The original Deville process for obtaining pure alumina from bauxite was greatly simplified in 1889 by K. T. Bayer, whose improved process is exploited at Larne in Ireland and at Gardanne in France. New works on the same process have recently been erected near Marseilles. Crude bauxite is ground, lightly calcined to destroy organic matter, and agitated under a pressure of 70 or 80 ℔ per sq. in. with a solution of sodium hydroxide having the specific gravity 1·45. After two or three hours the liquid is diluted till its density falls to 1·23, when it is passed through filter-presses to remove the insoluble ferric oxide and silica. The solution of sodium aluminate, containing aluminium oxide and sodium oxide in the molecular proportion of 6 to 1, is next agitated for thirty-six hours with a small quantity of hydrated alumina previously obtained, which causes the liquor to decompose, and some 70% of the aluminium hydroxide to be thrown down. The filtrate, now containing roughly two molecules of alumina to one of soda, is concentrated to the original gravity of 1·45, and employed instead of fresh caustic for the attack of more bauxite; the precipitate is then collected, washed till free from soda, dried and ignited at about 1000° C. to convert it into a crystalline oxide which is less hygroscopic than the former amorphous variety.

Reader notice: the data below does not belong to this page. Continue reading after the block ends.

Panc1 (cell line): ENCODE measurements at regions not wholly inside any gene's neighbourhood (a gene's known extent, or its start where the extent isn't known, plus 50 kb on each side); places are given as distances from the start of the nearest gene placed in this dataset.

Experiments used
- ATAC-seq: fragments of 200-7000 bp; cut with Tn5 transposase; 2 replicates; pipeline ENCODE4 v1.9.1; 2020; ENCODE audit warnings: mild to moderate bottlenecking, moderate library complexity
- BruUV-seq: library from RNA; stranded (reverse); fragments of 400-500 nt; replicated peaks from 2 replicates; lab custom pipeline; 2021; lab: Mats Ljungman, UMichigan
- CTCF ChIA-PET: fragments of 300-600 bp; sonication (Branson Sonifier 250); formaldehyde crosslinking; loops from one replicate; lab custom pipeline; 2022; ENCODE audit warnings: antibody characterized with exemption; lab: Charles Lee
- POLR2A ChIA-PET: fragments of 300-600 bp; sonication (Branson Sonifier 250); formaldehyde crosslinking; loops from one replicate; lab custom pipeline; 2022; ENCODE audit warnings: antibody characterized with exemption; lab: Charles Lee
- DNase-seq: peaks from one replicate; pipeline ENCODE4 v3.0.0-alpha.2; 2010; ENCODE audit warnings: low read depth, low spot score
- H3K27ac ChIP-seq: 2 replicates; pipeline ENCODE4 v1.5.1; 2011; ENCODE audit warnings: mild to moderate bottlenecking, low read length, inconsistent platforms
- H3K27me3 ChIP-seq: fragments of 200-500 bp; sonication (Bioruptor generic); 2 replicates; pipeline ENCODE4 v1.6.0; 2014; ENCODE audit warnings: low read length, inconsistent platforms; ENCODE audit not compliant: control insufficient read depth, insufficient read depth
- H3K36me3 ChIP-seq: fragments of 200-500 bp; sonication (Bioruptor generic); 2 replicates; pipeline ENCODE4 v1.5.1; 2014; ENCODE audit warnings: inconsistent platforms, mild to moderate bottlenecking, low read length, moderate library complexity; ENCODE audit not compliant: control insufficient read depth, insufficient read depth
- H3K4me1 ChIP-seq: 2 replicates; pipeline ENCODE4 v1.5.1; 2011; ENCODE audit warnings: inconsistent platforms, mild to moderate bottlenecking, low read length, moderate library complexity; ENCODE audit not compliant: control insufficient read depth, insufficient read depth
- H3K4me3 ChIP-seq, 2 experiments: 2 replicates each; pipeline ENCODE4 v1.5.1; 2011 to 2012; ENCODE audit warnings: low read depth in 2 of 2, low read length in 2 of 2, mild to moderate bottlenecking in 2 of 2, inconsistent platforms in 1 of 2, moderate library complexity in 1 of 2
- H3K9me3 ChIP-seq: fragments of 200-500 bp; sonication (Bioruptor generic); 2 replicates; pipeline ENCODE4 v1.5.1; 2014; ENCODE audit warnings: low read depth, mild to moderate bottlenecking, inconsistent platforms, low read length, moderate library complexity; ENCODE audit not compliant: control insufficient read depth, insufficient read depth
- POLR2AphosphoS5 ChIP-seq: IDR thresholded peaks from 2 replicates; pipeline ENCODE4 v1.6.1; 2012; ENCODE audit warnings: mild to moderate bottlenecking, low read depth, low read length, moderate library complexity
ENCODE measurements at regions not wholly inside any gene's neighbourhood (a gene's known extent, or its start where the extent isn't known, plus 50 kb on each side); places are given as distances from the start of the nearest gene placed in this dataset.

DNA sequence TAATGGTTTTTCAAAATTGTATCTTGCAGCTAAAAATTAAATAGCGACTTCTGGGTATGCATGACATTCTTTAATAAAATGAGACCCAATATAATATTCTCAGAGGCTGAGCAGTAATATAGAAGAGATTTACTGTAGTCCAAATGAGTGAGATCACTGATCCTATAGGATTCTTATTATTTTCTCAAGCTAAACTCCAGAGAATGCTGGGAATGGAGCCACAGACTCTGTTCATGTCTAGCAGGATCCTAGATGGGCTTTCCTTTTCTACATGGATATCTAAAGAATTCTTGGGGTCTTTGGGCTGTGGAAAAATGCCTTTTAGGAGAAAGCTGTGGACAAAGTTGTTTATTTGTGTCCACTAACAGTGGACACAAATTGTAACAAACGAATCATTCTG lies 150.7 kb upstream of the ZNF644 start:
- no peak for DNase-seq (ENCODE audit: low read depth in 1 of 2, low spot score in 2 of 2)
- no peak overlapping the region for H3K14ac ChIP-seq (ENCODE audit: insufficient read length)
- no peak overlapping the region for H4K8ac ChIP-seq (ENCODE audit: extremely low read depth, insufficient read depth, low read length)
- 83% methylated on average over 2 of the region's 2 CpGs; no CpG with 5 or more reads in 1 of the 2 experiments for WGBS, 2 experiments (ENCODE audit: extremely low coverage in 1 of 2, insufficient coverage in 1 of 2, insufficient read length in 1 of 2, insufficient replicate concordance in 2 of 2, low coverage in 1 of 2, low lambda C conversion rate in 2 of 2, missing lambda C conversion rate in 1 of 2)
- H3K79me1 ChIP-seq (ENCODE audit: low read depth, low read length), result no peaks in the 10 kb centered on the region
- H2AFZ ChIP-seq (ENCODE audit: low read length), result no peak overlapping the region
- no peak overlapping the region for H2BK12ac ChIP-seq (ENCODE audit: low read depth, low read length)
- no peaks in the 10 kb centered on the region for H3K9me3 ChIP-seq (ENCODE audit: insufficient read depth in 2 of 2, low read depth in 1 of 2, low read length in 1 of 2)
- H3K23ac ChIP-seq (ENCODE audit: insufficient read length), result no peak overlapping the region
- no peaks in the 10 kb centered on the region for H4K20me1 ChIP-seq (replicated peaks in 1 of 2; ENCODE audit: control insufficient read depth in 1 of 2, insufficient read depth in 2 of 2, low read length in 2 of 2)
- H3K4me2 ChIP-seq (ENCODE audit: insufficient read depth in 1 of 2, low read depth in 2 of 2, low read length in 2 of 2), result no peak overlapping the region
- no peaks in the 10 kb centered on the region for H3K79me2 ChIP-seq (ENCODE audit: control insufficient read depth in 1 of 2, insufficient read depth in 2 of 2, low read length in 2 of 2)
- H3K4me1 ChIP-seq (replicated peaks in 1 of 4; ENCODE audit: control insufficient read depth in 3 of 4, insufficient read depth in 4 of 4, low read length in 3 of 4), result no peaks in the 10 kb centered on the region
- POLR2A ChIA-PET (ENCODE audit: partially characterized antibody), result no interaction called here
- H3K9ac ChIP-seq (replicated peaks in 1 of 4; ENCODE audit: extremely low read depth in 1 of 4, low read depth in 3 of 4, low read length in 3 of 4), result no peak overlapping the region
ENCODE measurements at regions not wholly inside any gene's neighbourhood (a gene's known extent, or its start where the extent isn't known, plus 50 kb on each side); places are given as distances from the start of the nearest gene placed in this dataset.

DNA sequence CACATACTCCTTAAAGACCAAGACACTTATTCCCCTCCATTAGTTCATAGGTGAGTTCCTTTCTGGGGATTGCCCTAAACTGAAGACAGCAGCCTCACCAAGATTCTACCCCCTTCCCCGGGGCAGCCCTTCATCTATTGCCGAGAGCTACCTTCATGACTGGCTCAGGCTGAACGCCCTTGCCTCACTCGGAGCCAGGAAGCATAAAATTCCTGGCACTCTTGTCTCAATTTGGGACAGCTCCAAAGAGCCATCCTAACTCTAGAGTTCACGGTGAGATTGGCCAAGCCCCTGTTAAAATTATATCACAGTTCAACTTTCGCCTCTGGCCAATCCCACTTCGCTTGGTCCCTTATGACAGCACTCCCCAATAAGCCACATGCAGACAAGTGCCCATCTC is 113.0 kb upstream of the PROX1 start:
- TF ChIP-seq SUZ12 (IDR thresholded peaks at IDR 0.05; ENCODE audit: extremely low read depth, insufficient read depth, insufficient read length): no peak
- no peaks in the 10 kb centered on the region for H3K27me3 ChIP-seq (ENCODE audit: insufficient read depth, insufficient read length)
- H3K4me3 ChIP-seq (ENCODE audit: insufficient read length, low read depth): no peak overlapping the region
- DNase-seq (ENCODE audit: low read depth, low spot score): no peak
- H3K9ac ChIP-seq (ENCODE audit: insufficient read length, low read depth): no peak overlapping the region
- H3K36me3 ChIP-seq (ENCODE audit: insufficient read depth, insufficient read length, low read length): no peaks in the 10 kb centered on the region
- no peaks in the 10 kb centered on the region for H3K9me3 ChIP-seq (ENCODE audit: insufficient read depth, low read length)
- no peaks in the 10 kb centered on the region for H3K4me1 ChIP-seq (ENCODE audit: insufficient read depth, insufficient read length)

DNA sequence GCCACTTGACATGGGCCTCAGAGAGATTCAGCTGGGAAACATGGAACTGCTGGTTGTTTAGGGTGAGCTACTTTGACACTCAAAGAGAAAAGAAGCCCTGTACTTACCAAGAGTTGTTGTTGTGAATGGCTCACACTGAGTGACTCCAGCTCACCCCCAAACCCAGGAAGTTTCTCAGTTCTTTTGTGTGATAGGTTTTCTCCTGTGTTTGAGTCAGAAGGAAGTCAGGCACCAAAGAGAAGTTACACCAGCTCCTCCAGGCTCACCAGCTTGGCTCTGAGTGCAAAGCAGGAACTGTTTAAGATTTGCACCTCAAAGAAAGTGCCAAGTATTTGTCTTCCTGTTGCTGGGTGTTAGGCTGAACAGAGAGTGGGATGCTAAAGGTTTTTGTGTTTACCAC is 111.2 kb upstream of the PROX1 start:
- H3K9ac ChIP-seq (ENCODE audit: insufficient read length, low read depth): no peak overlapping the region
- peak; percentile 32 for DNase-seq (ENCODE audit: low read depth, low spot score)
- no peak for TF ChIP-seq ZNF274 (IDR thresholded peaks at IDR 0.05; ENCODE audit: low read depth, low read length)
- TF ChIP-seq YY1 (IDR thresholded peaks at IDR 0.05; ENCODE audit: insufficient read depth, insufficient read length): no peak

The process of manufacture which now remains to be described was patented during 1886 and 1887 in the name of C. M. Hall in America, in that of P. T. L. Héroult in England and France. It would be idle to discuss to whom the credit of first imagining the method rightfully belongs, for probably this is only one of the many occasions when new ideas have been born in several brains at the same time. By 1888 Hall was at work on a commercial scale at Pittsburg, reducing German alumina; in 1891 the plant was removed to New Kensington for economy in fuel, and was gradually enlarged to 1500 h.p.; in 1894 a factory driven by water was erected at Niagara Falls, and subsequently works were established at Shawenegan in Canada and at Massena in the United States. In 1890 also the Hall process operated by steam power was installed at Patricroft, Lancashire, where the plant had a capacity of 300 ℔ per day, but by 1894 the turbines of the Swiss and French works ruined the enterprise. About 1897 the Bernard factory at St Michel passed into the hands of Messrs Péchiney, the machinery soon being increased, and there, under the control of a firm that has been concerned in the industry almost from its inception, aluminium is being manufactured by the Hall process on a large scale. In July 1888 the Société Métallurgique Suisse erected plant driven by a 500 h.p. turbine to carry out Héroult’s alloy process, and at the end of that year the Allgemeine Elektricitäts Gesellschaft united with the Swiss firm in organizing the Aluminium Industrie Actien Gesellschaft of Neuhasen, which has factories in Switzerland, Germany and Austria. The Société Electrométallurgique Française, started under the direction of Héroult in 1888 for the production of aluminium in France, began operations on a small scale at Froges in Isère; but soon after large works were erected in Savoy at La Praz, near Modane, and in 1905 another large factory was started in Savoy at St Michel. In 1895 the British Aluminium Company was founded to mine bauxite and manufacture alumina in Ireland, to prepare the necessary electrodes at Greenock, to reduce the aluminium by the aid of water-power at the Falls of Foyers, and to refine and work up the metal into marketable shapes at the old Milton factory of the Cowles Syndicate, remodelled to suit modern requirements. In 1905 this company began works for the utilization of another water-power at Loch Leven.